Political platform

Fearghal McKinney is the recently elected deputy leader of the SDLP and MLA for South Belfast. The veteran journalist is also the party’s health spokesperson and sits on the committee for Enterprise, Trade and Investment. 

Outline your background/ career to date? 

I racked up somewhere in the region of thirty years’ experience in journalism working for the Impartial Reporter and Downtown radio before moving onto UTV as a news presenter.

I have been the SDLP MLA for South Belfast since September 2013. I am the SDLP spokesperson on Health and was elected Deputy Leader of the party on 14th November 2015.

During my times as health spokesperson I have spearheaded a campaign on cancer drugs; I have held a conference on the current and future care needs of our older population; and raised concerns over the status of the Transforming Your Care (TYC) plan.

What inspired you to get into politics? 

I have always had a keen interest in politics. Covering some of the pivotal moments in the troubles and then the negotiations which led to the Good Friday Agreement were inspirational. One of the most poignant times I remember was covering the Omagh bombing which threatened to shatter the hopes and aspirations of the country following the Good Friday Agreement. Being MLA for South Belfast has been an absolute honour and I have relished my role as health spokesperson.

Who do you most admire in politics and public life?

The contribution Bill Clinton made to securing peace in Northern Ireland has been inspirational. His continued interest in the political process has been a great source of support at times when the institutions have faced crisis.

When Bill Clinton visited Northern Ireland in 1995 he signalled that this place was top of his foreign policy concerns. It was an extremely precarious time for this region and security threats were still very high. The risks Bill Clinton took for peace are something we are all indebted to him for. 

What do you enjoy the most about being an MLA and what do you find the most challenging? 

I enjoy being in my constituency and working to resolve concerns my constituents may have around education, housing and job opportunities. Being in touch with your constituents’ biggest concerns is crucial to representing them to the very best of your ability.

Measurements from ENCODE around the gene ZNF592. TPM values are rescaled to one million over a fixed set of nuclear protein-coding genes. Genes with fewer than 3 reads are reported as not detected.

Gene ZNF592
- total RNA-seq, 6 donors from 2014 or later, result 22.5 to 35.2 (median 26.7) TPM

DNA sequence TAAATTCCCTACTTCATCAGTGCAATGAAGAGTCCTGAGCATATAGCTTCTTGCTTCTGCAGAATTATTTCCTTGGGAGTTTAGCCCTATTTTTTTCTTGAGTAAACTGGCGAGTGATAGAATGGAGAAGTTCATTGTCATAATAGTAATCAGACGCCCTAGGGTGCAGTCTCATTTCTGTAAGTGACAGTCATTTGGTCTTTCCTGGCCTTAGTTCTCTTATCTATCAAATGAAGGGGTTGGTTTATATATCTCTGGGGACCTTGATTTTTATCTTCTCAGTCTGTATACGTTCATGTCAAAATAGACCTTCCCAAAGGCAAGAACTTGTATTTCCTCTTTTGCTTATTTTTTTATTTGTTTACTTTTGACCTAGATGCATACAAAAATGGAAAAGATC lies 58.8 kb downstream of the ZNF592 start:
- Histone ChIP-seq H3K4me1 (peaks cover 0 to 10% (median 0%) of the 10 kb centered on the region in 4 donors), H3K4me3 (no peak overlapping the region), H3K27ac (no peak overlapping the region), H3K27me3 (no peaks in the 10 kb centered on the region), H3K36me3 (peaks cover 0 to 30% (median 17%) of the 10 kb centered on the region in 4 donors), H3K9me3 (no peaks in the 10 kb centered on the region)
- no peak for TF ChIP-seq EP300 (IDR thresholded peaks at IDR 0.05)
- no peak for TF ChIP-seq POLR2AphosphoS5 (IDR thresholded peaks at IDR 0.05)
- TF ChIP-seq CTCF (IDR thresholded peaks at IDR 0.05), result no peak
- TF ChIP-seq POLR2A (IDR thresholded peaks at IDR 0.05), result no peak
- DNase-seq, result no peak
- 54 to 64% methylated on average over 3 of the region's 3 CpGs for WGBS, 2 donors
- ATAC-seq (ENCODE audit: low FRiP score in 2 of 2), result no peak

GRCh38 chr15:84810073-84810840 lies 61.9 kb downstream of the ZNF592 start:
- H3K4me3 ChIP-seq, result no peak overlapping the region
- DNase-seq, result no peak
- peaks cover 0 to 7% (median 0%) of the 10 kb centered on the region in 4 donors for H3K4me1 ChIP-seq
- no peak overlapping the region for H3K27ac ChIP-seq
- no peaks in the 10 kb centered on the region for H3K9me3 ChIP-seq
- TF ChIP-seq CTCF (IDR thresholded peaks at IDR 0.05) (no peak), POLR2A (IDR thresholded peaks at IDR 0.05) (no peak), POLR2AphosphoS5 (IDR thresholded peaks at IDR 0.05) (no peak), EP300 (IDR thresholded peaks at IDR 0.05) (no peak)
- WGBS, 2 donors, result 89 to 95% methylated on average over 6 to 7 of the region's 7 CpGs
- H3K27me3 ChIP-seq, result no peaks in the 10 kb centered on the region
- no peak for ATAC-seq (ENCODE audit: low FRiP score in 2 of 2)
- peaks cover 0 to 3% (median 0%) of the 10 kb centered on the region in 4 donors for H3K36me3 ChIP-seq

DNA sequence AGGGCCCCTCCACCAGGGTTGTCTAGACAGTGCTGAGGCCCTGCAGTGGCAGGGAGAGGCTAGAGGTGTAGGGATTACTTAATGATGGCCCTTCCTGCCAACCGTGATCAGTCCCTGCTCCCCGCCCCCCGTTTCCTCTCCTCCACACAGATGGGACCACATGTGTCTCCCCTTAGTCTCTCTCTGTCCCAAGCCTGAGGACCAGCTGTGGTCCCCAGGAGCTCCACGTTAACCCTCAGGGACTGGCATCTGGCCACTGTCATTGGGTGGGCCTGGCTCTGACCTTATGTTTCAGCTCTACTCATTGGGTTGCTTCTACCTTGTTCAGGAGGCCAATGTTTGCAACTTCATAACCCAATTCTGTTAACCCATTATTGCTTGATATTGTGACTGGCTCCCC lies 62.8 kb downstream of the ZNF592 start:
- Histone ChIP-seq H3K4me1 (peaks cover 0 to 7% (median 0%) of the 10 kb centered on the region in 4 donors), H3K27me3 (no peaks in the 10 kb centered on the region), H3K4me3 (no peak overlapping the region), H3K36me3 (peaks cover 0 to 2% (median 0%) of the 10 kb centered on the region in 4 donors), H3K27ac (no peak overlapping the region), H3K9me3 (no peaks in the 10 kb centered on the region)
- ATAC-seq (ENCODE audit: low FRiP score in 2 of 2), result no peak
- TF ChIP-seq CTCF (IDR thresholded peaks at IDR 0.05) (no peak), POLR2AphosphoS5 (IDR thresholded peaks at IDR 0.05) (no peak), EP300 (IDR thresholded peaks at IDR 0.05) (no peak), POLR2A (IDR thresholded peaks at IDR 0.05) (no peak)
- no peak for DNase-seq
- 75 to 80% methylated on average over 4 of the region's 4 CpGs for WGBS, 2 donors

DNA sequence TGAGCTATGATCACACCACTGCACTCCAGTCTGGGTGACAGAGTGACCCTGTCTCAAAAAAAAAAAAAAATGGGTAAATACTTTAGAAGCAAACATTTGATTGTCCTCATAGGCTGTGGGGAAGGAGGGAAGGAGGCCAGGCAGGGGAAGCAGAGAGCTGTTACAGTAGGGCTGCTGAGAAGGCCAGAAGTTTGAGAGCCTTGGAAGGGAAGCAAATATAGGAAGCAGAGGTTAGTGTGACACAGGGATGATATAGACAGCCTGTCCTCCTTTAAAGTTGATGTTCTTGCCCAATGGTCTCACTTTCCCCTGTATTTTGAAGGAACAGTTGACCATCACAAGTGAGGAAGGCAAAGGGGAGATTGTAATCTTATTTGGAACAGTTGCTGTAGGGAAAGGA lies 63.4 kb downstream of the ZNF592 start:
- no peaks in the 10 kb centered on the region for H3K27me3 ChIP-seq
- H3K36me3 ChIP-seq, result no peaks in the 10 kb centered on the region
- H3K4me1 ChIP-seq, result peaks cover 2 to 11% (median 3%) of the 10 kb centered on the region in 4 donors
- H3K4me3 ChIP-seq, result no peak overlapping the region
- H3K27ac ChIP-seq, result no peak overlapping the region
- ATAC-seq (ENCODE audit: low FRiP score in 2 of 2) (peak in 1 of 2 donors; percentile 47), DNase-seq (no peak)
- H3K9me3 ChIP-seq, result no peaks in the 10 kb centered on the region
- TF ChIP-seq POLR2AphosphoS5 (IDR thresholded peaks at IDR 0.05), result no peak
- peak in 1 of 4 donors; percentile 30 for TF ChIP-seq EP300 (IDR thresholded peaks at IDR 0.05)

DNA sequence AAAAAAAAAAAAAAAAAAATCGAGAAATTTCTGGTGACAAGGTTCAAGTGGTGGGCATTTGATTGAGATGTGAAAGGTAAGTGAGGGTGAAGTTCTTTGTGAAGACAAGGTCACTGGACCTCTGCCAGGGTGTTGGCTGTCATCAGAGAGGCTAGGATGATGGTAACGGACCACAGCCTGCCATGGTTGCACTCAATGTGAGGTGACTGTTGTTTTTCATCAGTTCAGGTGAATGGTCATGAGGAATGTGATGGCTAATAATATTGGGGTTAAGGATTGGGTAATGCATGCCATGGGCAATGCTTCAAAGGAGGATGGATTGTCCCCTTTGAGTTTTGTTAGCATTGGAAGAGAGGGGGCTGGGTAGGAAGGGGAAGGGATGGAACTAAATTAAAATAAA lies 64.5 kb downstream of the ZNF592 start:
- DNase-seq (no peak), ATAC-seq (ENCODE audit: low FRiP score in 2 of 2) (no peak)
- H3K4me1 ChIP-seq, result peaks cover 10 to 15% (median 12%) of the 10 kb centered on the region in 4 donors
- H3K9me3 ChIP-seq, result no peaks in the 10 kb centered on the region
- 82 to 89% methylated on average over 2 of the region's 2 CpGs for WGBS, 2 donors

I think my role as health spokesperson for the SDLP has been challenging and very important too. Over the past two years we have witnessed a multitude of crises in A&E, hospital deaths, huge elective care and GP waits and 15 minute domiciliary care packages. We have seen financial crisis after financial crisis with successive DUP Health Ministers failing to get to grips with the difficulties. Our health staff are constantly being put under extreme and intolerable pressure. Unfortunately, the Minister and his department are trying to divert attention away from the TYC plan that was meant to provide a more streamlined service. I will be resisting this kind of policy direction for TYC.

How do you find your role on the committee for Enterprise, Trade and Investment?

I have used my position on the ETI committee to promote greater investment in this region. Northern Ireland has a population of 1.8 million and less than half of them are economically active. In order to catch up with our neighbours in the South of Ireland and indeed across Europe we need to have at least one million people working if we are to build a prosperous society.

I also believe that if we are to tackle health inequalities within our society then we must address social deprivation and start providing people with job opportunities.

What are your key priorities for South Belfast? 

My key priorities for South Belfast are education, jobs and older people’s health and social care.

There are a number of excellent schools in South Belfast which provide an incredible experience for young people of various backgrounds and abilities.

These schools and staff in particular need our support to continue to deliver an educational experience which is second to none. I passionately believe that we need to arm young people with the skills set necessary to attract investors to this region and to produce high quality and good paying jobs.

I have many constituents contacting me daily who are waiting months for operations or consultations, who have waited over 12 hours at A&E at the Royal, and who cannot get to a GP on time. I hosted a major conference in South Belfast on Older People’s Healthcare in March of this year. It was attended by representatives from COPNI, RCN, the community and voluntary sector, independent care providers and individual patients.

How do you like to relax outside work?

When I get time to relax I like to play music, the tin whistle helps me to unwind. I have always been very passionate about music. I enjoy spending the weekend relaxing with my wife and three young daughters who I am extremely proud of.

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